Censorship from the left, or That time Alt Yellowstone Nat’l Park blocked me for having an opinion.

Let me state first, so that my biases are out in the open: I consider myself part of the resistance against the budding authoritarian regime of Donald Trump. I call my Senators. I can’t march much because of physical limitations, but I can write letters. I’ve been physically threatened on Twitter by people who don’t know me. I don’t just talk to people I agree with, but also those who challenge me, and even those who disgust me. It’s not always fun, especially when radical neo-con white supremacists tell me I’m a “broken person” and a “Jew rat” for not being concerned about the “Euro-white future of an ethnoculturally segregated America.” Yeah, those people are out there. While I don’t support their vile ideology or hate speech, I support open lines of communication whenever possible, until it descends into threats and ad hominems.

So it came out of the blue when the first account to EVER publicly state it had blocked me wasn’t a right-wing neo-Nazi, but one of the rogue National Park accounts, @AltYelloNatlPar.

The Alternative Yellowstone National Park account had been tweeting a list of concrete ways to aid the resistance (along with some that were really more like self care), which including some like expected ones, like “Visit a National Park” and “Contact your elected representatives” — before it veered into some odd ones: “Don’t buy real estate” and “Make a friend of a different color.” The advisement against buying a home wasn’t clarified with any reasoning. But the one I chose to respond to was the latter.

My first thought when I read that was: people of color aren’t social merit badges. It’s frankly gross and weird to think that white people should examine their social circles and, if lacking diversity, actively try to hunt down someone’s friendship. Who wants to be around you just to fill the role of “my black/Indian/Muslim/whatever friend”? It’s disingenuous to suggest making a friend for any other reason than that you like each other.

While I wasn’t angry at them for tweeting that, it seemed like an incomplete thought. It felt like they meant, “Seek out people of different cultures and countries of origins to hear new perspectives you may be missing.” Can that result in friendship? Sure it can. But they are patently two different ideas: one speaks of expanding horizons, the other advises you to treat your social circles like a game of racial bingo to see who’s missing.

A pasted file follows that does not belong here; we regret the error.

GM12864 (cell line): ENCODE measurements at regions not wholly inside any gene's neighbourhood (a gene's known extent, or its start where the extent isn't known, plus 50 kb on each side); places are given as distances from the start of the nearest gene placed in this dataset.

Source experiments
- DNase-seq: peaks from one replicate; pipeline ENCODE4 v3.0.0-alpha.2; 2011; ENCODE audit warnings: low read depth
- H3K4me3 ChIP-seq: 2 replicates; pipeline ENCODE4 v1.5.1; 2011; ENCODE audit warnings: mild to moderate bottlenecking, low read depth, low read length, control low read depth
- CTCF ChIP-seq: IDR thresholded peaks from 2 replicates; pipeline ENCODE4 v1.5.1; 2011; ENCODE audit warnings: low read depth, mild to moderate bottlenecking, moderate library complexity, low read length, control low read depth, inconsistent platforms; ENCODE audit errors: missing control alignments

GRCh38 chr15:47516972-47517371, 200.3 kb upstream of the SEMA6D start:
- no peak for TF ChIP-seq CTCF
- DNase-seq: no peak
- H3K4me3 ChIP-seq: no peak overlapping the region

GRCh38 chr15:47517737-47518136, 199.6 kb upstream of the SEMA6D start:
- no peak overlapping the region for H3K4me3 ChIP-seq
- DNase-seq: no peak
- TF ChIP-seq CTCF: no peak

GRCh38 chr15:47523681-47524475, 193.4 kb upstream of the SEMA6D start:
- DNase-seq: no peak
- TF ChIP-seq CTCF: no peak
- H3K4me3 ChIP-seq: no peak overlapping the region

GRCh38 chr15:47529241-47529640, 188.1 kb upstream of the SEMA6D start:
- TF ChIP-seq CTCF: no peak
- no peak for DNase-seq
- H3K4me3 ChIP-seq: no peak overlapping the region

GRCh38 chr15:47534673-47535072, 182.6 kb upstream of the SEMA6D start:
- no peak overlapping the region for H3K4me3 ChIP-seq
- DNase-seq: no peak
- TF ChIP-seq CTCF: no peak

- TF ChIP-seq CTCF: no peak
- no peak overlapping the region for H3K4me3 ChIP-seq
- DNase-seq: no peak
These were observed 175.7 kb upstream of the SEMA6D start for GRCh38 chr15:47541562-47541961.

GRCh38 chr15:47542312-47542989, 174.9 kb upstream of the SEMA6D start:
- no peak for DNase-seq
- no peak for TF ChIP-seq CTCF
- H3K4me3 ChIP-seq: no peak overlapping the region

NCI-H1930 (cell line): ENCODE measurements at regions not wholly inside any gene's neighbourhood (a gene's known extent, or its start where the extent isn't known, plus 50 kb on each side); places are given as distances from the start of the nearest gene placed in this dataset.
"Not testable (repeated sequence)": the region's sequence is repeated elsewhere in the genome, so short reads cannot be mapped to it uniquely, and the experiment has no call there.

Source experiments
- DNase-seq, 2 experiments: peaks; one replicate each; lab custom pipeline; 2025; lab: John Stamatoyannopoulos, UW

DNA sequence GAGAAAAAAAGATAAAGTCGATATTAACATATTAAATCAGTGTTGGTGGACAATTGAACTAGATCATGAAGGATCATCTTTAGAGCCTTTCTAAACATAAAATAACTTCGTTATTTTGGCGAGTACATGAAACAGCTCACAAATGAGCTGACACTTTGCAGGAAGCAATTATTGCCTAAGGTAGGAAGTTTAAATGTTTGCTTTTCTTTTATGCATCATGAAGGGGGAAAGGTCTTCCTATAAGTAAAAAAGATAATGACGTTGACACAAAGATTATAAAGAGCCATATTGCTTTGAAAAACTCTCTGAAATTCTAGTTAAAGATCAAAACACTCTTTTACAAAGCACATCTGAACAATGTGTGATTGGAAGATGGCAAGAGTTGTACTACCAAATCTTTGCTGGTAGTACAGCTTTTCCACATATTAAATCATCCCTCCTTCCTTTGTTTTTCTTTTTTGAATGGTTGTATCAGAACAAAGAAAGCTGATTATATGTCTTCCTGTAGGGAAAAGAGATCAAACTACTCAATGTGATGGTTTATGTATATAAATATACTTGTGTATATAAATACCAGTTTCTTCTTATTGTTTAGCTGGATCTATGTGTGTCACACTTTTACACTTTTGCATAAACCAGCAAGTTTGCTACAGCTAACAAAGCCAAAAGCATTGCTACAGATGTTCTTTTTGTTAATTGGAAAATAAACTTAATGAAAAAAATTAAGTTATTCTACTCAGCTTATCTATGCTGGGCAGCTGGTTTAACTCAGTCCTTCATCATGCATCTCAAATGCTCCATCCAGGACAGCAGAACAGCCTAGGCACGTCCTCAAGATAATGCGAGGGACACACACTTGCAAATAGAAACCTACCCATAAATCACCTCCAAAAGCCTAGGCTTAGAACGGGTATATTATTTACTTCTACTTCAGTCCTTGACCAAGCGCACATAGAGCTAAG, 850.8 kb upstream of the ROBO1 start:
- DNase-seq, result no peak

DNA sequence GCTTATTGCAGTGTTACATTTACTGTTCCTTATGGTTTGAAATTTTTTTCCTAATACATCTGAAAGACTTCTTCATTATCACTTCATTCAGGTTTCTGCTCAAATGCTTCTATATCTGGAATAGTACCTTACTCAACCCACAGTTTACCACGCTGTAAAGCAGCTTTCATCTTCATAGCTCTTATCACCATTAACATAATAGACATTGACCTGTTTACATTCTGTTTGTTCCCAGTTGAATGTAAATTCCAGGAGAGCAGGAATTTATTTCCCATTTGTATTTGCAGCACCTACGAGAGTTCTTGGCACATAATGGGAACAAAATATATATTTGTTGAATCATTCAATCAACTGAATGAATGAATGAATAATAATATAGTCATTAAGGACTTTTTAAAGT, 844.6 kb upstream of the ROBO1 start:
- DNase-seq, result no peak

The hypocrisy of the Alt National Park’s advice was not lost on me. There’s someone else we know who likes to use the people around him to gain legitimacy: Donald Trump. When under fire for many alleged sexual assaults spanning decades, and outright bragging about sexual assault on that fateful bus trip with Billy Bush, Trump needed to find a way to salvage his reputation with women voters.

“I’ve hired tremendous numbers of women,” Trump said in an interview last March. “Women are in my highest executive positions.” (Nevermind that the numbers didn’t always back that up.) Even as Trump cited Barbara Res as an example that he had been a longtime champion for women, her version of events is very different, including his “hiding” unattractive female employees. In short, he pandered for legitimacy by invoking proximity to a demographic, in this case females.

Is that why you make friends? So you can invoke their image later to defend yourself against a charge of being racist/xenophobic/etc.? If I were a man saying denigrating things about women, could I say, “It’s impossible for me to be sexist! I have a mother!”? Exactly.

After they tweeted “Simple steps to fight the power structure #21: Make a friend who is a different color than you. @SenSanders @SenWarren @SenGillibrand

I responded: “@AltYelloNatPark Follow-up: Don’t cite their existence as evidence you aren’t xenophobic/racist. Friends aren’t merit badges.”

They instantly blocked me, saying “@lionthroat We blocked them. We’re not in it to argue, simply inform and resist. The truth will set you free. #fight #organize #resist” (The “Them” here is me, if you couldn’t tell)

I was pretty taken aback, because 1.) It was an innocuous tweet that I didn’t expect any response to, let alone an insta-block, and 2.) I had that moment of “Wait, but we’re on the same side! …Aren’t we?” and 3.) How ironic that they blocked out my voice while claiming to stand for the truth. Whose truth?

The answer to #2 is no, we obviously are not on the same side. When an apparatus of the so-called resistance shuts down voices from even its own people being heard — you’ve failed. Perhaps it isn’t truly censorship in the typical sense: after all, I can continue to tweet at them; they have merely indicated they will never listen to me again.

This is the definition of being a “snowflake” and only proves that the right wing criticism is sometimes dead on the mark —Alt Yellowstone considered their message so untouchable and their forum so fragile that one person’s comment had to be shut down. I wanted to encourage them to think about how they are framing their messaging. They wanted to put their fingers in their ears and go on megaphoning away, yelling their message without tolerance for criticism or input. Just. Like. Donald. Trump.

Tell me, is this really the environment of a resistance that will get anywhere? I’m hoping Alt Yellowstone is an outlier that can serve as an example of “How NOT to treat your online community.” But if this is indicative of a trend, if others in this growing movement are unwilling or unable to cope with an engaged audience who thinks critically and asks hard questions, the resistance as we know it is ultimately doomed to fizzle out and fail, and we will be looking at 8 years of DJT instead of 4.

Just saying.